Sources close to President Hollande say Valls made an emergency phone call to the president just before he announced to the French lower house of parliament the use of the rarely-implemented 49-3 mechanism.
Under the mechanism, the Macron law is linked to a vote of confidence. The opposition must table a vote of no-confidence within 24 hours, or else the Macron law is automatically passed.
The National Assembly has now been suspended to allow the opposition to draft a no-confidence motion.
It emerged that an emergency meeting of ministers was held earlier today as the use of 49-3 must first be approved by ministers and Valls became aware that a rebellion on the left of the Socialist party was underway.
Speaking before the parliamentary session, Christian Paul, one of the rebels (who are called “frondeurs”) declared that “several dozen Socialist MPs would not vote in favour of the law” and that among these, “a majority” “will vote against”.
Although the opposition UMP approve of some of aspects of the law, the party had also decided to vote against.
After a highly-charged session in the National Assembly opponents of Prime Minister Valls and his finance minister Emmanuel Macron were quick to criticise the use of the mechanism.
Jean-Luc Mélenchon, leader of the far left Parti de Gauche declared that the move signalled a defeat for Valls.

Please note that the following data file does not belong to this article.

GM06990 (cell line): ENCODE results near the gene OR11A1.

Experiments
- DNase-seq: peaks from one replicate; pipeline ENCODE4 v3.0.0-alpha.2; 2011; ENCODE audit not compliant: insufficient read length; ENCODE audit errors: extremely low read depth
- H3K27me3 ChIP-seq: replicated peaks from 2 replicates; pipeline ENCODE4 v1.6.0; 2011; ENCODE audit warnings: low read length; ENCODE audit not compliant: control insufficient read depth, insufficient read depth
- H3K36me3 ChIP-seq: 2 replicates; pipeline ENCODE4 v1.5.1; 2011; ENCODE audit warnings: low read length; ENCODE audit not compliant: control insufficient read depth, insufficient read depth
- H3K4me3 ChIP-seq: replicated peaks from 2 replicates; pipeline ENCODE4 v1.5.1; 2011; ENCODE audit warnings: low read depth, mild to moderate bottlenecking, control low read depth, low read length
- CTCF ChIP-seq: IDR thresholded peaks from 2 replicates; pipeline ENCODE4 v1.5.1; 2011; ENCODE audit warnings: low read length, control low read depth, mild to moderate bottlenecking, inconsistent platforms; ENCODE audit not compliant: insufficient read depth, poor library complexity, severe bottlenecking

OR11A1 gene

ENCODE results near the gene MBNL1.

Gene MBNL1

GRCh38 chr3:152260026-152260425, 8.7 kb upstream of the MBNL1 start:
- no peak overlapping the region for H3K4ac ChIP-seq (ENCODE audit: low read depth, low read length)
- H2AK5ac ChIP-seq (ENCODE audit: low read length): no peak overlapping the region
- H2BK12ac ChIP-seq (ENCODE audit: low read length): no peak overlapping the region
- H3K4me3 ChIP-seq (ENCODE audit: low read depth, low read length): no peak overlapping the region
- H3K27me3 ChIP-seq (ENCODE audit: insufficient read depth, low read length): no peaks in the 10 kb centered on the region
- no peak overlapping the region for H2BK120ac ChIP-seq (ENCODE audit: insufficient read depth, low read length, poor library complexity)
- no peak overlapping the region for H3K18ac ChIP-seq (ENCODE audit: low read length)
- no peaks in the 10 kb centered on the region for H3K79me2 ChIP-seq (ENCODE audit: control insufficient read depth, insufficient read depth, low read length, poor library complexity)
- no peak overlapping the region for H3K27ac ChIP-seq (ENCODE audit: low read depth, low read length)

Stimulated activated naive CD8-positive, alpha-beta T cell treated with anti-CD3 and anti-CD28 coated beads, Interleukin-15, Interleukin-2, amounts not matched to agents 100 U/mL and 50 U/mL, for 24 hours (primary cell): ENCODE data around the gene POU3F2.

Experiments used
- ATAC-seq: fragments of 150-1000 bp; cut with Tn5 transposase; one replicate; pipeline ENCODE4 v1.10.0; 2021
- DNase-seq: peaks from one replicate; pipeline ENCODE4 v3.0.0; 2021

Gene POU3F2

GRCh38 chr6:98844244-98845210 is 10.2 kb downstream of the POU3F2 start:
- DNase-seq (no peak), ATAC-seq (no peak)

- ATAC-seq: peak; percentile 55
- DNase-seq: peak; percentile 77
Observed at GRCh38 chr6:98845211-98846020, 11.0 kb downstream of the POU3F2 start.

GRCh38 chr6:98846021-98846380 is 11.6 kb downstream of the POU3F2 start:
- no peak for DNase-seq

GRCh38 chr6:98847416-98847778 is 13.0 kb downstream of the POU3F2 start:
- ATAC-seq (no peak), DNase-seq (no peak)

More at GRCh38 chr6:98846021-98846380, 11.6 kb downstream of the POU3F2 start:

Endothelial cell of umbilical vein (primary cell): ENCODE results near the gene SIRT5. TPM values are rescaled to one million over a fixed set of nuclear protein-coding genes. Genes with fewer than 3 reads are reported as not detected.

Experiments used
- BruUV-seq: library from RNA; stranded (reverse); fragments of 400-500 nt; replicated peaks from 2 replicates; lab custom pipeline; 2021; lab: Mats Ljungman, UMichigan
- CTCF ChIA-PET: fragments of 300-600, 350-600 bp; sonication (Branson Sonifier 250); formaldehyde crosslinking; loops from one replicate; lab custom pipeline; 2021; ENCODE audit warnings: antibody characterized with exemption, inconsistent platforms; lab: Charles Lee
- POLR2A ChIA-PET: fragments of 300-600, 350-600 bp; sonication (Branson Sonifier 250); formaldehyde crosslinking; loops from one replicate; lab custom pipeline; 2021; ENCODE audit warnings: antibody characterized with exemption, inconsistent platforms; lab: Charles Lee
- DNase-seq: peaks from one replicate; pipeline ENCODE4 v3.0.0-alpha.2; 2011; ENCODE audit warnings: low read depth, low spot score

“There is technically a majority of MPs on the left in the National Assembly, and that isn’t enough to pass a law which is apparently a left-wing law, according to M. Valls? That is because it is a right wing law.”
Opposition UMP leader and former President Nicolas Sarkozy tweeted his reaction to the move saying “the truth is out in the open” … “there is no longer a majority, no longer a government.”
Front National leader Marine Le Pen called on Valls and the whole government to resign.
She noted that in the past, Hollande had labelled the 49-3 mechanism “a brutality” and a “denial of democracy.”
The Macron law is a package of measures which finance minister Emmanuel Macron says will boost the French economy but rebels on the left wing of the Socialist party maintain it is a right-wing law which is not in line with Hollande’s election campaign platform.